International Peacemaker from Russia

Alex_pic Each year the Presbyterian Peacemaking Program brings Christian leaders who are engaged in peacemaking in their own areas of the world to the United States. These International Peacemakers are invited to visit with Presbyterians in the United States and to help us understand the peace and justice concerns of others around the world.

Alexander Petrovich Lunichkin from Russia is one of the International Peacemakers coming this year. Here is a bit of his story.

Perhaps because it seemed so very far away, perhaps because it was yet one more act of terrorism perpetrated by an unknown group, perhaps because the place names were so unfamiliar, the 2004 massacre at School Number 1 in Beslan, Russia, received little domestic press in the USA and most people who heard the news have probably already forgotten the details.

It was the first day of school, on September 1, and more than a thousand children and their parents proudly entered the building to kick off another year. The children were dressed in their finest new outfits, many carrying flowers and other gifts from their doting mothers and fathers. For many, this day would be their last on earth.

Armed terrorists, both men and women, took control of the school and held teachers, students, and parents hostage for days without adequate food, water, or sanitation. On the third day of the standoff, Russian government forces stormed the building, resulting in explosions, fires, and a terrible toll of human life. More than 330 people died, more than half of them children.

Beslan is located in the territory of North Ossetia, a semi-autonomous region within Russia that, along Chechnya, Dagestan, Ingushetia, and other regions, has been struggling against Russia for independence. The inhabitants of these republics in the Caucasus mountains are largely Muslim and ethnically quite different from the Slavic Russians who control the territories.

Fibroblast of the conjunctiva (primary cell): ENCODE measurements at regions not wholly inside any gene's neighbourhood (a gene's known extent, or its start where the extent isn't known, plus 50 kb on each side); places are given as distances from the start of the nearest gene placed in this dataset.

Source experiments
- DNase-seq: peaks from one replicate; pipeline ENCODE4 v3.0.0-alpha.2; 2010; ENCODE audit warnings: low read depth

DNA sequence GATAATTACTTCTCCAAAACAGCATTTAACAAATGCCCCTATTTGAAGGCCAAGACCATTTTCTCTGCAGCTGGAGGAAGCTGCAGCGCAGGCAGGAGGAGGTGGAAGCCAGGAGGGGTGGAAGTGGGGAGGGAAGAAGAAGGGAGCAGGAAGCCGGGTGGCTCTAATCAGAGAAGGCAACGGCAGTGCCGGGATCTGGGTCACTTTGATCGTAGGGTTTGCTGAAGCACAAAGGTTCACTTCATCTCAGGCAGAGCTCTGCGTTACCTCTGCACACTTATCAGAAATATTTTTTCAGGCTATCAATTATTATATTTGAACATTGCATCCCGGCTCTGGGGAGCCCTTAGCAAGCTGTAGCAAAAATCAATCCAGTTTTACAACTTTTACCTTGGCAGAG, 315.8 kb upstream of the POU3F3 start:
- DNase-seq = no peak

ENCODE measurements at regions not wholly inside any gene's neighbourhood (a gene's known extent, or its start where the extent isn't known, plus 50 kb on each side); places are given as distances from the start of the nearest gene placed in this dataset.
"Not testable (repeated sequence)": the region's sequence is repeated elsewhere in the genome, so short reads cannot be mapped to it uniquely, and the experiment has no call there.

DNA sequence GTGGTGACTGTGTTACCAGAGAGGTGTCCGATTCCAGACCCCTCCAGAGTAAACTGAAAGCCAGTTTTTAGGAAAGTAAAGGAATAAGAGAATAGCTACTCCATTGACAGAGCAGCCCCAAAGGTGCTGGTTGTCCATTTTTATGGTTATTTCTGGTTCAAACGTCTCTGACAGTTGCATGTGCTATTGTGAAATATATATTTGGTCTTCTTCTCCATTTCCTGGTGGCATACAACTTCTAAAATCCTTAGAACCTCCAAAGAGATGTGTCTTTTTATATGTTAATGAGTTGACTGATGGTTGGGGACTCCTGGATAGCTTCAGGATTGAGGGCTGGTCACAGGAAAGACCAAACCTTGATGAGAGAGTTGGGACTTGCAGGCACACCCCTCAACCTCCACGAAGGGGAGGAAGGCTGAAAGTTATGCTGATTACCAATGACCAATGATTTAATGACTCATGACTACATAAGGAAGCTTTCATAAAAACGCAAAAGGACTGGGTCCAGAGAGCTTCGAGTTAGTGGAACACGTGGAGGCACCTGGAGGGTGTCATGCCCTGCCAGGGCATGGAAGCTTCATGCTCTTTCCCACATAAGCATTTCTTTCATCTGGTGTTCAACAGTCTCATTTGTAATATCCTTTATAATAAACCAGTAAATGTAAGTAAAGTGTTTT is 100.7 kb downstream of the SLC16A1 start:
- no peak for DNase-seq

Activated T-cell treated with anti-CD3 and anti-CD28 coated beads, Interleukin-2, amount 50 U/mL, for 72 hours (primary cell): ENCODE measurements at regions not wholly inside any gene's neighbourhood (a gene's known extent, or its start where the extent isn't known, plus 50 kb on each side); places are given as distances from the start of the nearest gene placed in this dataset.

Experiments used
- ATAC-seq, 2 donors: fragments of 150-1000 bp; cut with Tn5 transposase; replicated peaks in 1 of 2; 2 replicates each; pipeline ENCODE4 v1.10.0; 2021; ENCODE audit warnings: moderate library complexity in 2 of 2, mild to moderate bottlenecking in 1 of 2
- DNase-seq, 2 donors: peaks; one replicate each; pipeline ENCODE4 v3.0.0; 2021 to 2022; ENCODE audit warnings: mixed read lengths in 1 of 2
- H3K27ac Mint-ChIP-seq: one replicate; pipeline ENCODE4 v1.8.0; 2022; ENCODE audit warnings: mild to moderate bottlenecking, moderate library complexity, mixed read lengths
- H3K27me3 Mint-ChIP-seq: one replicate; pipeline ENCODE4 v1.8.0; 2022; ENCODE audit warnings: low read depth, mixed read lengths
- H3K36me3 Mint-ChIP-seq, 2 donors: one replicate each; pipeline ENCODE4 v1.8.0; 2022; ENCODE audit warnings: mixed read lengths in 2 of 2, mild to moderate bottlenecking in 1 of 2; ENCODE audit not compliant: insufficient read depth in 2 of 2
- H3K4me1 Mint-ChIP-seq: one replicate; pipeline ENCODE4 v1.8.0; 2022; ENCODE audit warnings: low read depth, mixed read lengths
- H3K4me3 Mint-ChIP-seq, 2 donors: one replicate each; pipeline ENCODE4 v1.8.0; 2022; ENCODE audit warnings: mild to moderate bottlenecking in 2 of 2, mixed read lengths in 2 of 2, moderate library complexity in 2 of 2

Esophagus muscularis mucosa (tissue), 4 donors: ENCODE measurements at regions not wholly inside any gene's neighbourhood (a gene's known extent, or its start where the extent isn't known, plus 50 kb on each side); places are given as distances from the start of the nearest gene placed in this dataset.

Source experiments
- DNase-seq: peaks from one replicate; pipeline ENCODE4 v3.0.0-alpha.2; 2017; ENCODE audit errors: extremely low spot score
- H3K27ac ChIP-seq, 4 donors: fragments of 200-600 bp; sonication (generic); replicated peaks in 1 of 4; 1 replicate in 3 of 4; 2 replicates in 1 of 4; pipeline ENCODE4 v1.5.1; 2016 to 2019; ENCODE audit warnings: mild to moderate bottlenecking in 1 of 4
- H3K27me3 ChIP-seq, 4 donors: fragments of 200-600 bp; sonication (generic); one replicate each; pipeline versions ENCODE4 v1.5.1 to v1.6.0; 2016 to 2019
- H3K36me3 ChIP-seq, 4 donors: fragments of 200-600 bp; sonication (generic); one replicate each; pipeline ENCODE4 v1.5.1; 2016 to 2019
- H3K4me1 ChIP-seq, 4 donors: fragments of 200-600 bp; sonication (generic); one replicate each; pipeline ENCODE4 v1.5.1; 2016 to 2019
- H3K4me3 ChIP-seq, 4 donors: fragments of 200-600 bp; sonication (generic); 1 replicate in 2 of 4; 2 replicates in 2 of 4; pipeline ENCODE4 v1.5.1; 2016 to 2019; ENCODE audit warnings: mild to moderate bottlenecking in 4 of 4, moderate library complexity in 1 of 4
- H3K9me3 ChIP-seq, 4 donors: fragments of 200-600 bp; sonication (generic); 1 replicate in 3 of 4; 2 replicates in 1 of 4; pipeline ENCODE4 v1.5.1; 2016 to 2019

Alexander Lunichkin and his family are Russian Baptists who minister in this area to the poor and needy. Through a program called “Light in the East,” they reach out, offering comfort and God’s love to those who suffer, as well as meeting other needs. Their connection to the Beslan tragedy cannot be overstated, as they were directly involved with grief counseling and other ministry to survivors of the attack. They interact daily with those still scarred by grief.

Alexander, who goes by the nickname “Sasha,” is a young man who has dedicated his life to Christian service. He fulfills many roles in the family ministry, including that of computer technician and Webmaster. He is well versed with the outreach programs of “Light in the East” and is prepared to speak on the issues of poverty in the Caucasus, the reality of continuing ethnic struggle in the region, and the relationship of the Baptist Church within Russia to the powerful Orthodox faith and all that entails.

To request a visit by Alexander Lunichkin to your presbytery, synod, seminary or college, please fill out and return the request form (PDF) by June 15 by e-mail to Bryan Reiff at, by fax at 502-569-8115, or by mail to Debby Vial, International Peacemakers, 100 Witherspoon Street, Room 3229, Louisville, KY 40202-1396. For more information on Alexander and the other International Peacemakers, call 888-728-7228, extension 5702 (Debby Vial) or 5786 (Bryan Reiff).

Written by Bryan Reiff

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